Monday, 14 May 2012


Asked for ID in Sainburys AGAIN! This is ridiculous. I am 32 years old.

Tuesday, 8 May 2012

Nodding off

When I'm drifting off to sleep (which I do much better here in quiet Oxford than I did in crazily noisy Cambridge) I have a series of rituals which take the mind over the threshold from waking to dreaming. Often at this point a lot of creative images start pinging up, or phrases from unwritten poems, or snatches of music, but I usually end up in some random fantasy. A favourite one is that I am a 17th century Jesuit converted to Tibetan Buddhism, sitting with some butter tea in Kham and trying to write an account of Buddhist doctrine in Latin to send back to Europe. I set myself a little task---'explain the nature of a meditation deity'---and convert it into Latin prose.* I usually get a couple of paragraphs in before I start zedding away merrily.

I did Latin from eight and Greek from twelve (and then read Classics and English), you see, so effectively I did thirteen years of intense Roman stuff. It's surprising how much of it has stuck and how it doesn't take me long to start chatting away to myself. Just to reassure you, I do realise this is the absolute definition of being a) absurd, and b) over-educated. I started translating verses in honour of Tara the other night into hexameters, but I was always rubbish at Latin verse composition (I can't scan very well).

| - - | -     - | -  - |     -  u u | -    u   u | - - |
Tara te Autumni accumulentem et lunas

|- u  u | - - | -    - | -   u    u | -  u u | -   u |
dea saluto sic stellarum et millia sancta...

'O Goddess Tara, you I greet, who gather the moons of Autumn thus, as well as holy thousands of stars...'

Except there'd be bloody, BLOODY elision between the -i of Autumni and the a- of accumulentem. Drat.

Still, I was quite pleased with IO TARA TUTARE TURE SOTERA, 'Oh! Tara Saviouress, preserve [us] with [the] incense [of your compassion]', which is actually quite close to the Tara mantra in Sanskrit.

* * *

* '...diuinitates, ut uidentur, non sunt numina superiores mundos remotos incolentes qui homines e periculis retrahunt, quamquam manifestationes eorum ad hunc modum apparent in specie; si modo naturam ueram mentis intellegeremus, di uel diuinitates sese patefaciant non alteros esse quam mente nostrum. Nobis uiuentibus in dualitate et inopibus intellectus, diuinitates dualitatis theatrum intrabunt sic propinquitatem instituentes inter cultorem deosque. Propone tibi deum in somnio occursum: et diuinitas et somniens (ille est, tu ipse) existere uidetur. Sed uero diuinitatis perceptor et diuinitas manifestationes ex essentia inexpressabili una ambo sunt, scilicet mens ipsa. Natura uera mentis est mentis natura in se, ut est, uacua et sine elaborationes uel errores uel rationis imagines. Cur natura mentis diuina appellatur? Propter impassibilitatem eius inopiamque perturbationum, et quia felicitas superior est; haec felicitas non est illa reletiua huius mundi, quae gaudiorum sensus nitens in euanescentibus est, sed felicitas quae in mente ipsa inhaerescet, ultra dualitatem.'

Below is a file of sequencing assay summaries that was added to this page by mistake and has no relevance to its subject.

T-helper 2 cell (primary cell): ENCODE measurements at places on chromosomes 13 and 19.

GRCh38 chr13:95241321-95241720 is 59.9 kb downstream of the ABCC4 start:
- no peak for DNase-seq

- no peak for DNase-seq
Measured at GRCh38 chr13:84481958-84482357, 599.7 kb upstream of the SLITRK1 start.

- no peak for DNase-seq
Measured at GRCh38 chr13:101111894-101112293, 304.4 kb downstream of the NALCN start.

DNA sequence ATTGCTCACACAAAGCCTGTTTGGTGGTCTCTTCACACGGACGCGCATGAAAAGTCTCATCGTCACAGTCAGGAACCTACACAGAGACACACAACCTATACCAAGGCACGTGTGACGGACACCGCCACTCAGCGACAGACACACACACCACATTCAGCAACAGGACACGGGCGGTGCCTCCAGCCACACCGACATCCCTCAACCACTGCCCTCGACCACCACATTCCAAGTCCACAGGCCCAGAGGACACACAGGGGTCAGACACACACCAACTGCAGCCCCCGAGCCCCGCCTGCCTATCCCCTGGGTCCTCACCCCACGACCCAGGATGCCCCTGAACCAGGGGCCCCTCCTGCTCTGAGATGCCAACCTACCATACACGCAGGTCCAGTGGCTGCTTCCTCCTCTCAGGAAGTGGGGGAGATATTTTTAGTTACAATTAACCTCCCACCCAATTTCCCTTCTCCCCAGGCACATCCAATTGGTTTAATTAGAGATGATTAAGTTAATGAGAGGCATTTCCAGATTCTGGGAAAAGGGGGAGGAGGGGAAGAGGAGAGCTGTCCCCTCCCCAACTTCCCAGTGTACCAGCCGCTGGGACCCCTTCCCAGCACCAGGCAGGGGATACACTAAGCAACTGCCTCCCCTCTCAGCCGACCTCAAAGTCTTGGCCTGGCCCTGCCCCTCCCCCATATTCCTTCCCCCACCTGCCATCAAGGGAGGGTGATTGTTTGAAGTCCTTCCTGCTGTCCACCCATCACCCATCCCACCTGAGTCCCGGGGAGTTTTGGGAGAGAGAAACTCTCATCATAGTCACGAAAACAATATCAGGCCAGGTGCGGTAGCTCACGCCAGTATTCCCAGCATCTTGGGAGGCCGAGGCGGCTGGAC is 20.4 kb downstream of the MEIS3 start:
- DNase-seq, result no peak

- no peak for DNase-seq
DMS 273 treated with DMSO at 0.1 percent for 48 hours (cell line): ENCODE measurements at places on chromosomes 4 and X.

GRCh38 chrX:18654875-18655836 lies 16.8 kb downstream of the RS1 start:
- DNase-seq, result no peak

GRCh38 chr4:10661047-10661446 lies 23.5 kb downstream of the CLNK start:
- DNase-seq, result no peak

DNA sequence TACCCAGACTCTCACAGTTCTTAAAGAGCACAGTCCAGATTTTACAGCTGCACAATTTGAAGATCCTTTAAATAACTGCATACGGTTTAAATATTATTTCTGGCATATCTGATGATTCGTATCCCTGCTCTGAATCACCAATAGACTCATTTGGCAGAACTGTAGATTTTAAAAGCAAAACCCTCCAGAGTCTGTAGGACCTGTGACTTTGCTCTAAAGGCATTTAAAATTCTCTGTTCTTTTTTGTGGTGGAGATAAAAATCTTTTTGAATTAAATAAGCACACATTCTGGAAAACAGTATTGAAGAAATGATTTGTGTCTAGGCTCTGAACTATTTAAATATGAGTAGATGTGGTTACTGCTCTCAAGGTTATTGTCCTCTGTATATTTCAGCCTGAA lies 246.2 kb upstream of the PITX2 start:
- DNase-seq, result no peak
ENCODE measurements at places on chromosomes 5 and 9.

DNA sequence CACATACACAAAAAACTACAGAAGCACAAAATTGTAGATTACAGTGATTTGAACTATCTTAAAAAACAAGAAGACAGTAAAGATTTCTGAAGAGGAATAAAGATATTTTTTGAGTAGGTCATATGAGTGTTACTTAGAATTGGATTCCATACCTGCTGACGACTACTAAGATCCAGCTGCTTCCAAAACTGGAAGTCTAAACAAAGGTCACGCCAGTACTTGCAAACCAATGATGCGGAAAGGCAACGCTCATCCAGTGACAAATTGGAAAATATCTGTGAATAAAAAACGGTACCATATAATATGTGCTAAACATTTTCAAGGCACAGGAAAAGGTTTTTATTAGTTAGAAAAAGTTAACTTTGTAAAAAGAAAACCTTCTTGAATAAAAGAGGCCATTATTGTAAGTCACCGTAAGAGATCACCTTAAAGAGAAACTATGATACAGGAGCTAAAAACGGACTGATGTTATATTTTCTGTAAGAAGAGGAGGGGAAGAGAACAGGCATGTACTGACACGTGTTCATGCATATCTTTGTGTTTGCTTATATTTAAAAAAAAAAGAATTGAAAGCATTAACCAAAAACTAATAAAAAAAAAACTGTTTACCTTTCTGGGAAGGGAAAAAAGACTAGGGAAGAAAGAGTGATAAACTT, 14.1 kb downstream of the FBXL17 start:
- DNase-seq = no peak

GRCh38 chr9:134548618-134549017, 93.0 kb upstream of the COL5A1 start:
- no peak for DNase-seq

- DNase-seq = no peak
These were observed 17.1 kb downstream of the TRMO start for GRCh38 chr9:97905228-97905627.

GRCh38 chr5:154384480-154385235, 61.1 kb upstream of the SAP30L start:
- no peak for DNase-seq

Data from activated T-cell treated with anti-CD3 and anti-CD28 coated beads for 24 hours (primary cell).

[...deities, as they seem, are not numinous powers inhabiting faraway worlds who rescue humans from danger, although their manifestations appear thus; if we understood the true nature of mind, gods or deities would reveal themselves to be not other than our mind. Given that we live in duality and in a want of understanding, deities will enter the theatre of duality thus establishing a closeness between the worshipper and the gods. Imagine a god whom one has met in a dream: both the deity and the dreamer (that is, yourself) seem to exist. But in truth he who perceives the deity and the deity are both manifestations of a single inexpressible essence, namely mind itself. The true nature of mind is the mind's nature in itself, as it is, empty and free from elaborations or errors or the images of thought. Why is the nature of mind termed 'divine'? On account of its freedom from suffering and its lack of disturbances, and because it is superior bliss; this bliss is not that relative bliss of this world, which is a sense of happiness resting on things which pass away, but a bliss which is inherent in mind itself, beyond duality.]

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